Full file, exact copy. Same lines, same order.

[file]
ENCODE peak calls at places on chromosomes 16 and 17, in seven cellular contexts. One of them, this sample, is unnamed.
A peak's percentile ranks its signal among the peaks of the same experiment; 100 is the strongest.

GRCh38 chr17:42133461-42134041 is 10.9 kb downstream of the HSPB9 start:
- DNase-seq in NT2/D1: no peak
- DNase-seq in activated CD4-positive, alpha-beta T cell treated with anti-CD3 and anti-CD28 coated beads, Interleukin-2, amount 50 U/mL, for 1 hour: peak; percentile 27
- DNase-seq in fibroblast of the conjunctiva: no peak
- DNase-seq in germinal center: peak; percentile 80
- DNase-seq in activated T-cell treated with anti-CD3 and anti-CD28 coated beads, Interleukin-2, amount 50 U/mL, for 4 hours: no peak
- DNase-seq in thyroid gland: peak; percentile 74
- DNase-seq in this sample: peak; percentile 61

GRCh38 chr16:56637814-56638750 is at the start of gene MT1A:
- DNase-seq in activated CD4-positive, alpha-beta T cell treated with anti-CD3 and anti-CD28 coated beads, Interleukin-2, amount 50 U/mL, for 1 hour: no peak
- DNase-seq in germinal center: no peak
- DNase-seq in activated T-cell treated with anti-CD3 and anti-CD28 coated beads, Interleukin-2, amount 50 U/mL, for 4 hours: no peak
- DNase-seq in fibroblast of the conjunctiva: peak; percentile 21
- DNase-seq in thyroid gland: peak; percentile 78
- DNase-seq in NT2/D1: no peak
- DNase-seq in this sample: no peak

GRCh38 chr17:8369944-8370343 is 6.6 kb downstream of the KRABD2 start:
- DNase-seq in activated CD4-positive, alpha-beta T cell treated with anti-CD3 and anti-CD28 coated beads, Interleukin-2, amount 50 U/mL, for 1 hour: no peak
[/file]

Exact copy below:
ENCODE peak calls at places on chromosomes 16 and 17, in seven cellular contexts. One of them, this sample, is unnamed.
A peak's percentile ranks its signal among the peaks of the same experiment; 100 is the strongest.

GRCh38 chr17:42133461-42134041 is 10.9 kb downstream of the HSPB9 start:
- DNase-seq in NT2/D1: no peak
- DNase-seq in activated CD4-positive, alpha-beta T cell treated with anti-CD3 and anti-CD28 coated beads, Interleukin-2, amount 50 U/mL, for 1 hour: peak; percentile 27
- DNase-seq in fibroblast of the conjunctiva: no peak
- DNase-seq in germinal center: peak; percentile 80
- DNase-seq in activated T-cell treated with anti-CD3 and anti-CD28 coated beads, Interleukin-2, amount 50 U/mL, for 4 hours: no peak
- DNase-seq in thyroid gland: peak; percentile 74
- DNase-seq in this sample: peak; percentile 61

GRCh38 chr16:56637814-56638750 is at the start of gene MT1A:
- DNase-seq in activated CD4-positive, alpha-beta T cell treated with anti-CD3 and anti-CD28 coated beads, Interleukin-2, amount 50 U/mL, for 1 hour: no peak
- DNase-seq in germinal center: no peak
- DNase-seq in activated T-cell treated with anti-CD3 and anti-CD28 coated beads, Interleukin-2, amount 50 U/mL, for 4 hours: no peak
- DNase-seq in fibroblast of the conjunctiva: peak; percentile 21
- DNase-seq in thyroid gland: peak; percentile 78
- DNase-seq in NT2/D1: no peak
- DNase-seq in this sample: no peak

GRCh38 chr17:8369944-8370343 is 6.6 kb downstream of the KRABD2 start:
- DNase-seq in activated CD4-positive, alpha-beta T cell treated with anti-CD3 and anti-CD28 coated beads, Interleukin-2, amount 50 U/mL, for 1 hour: no peak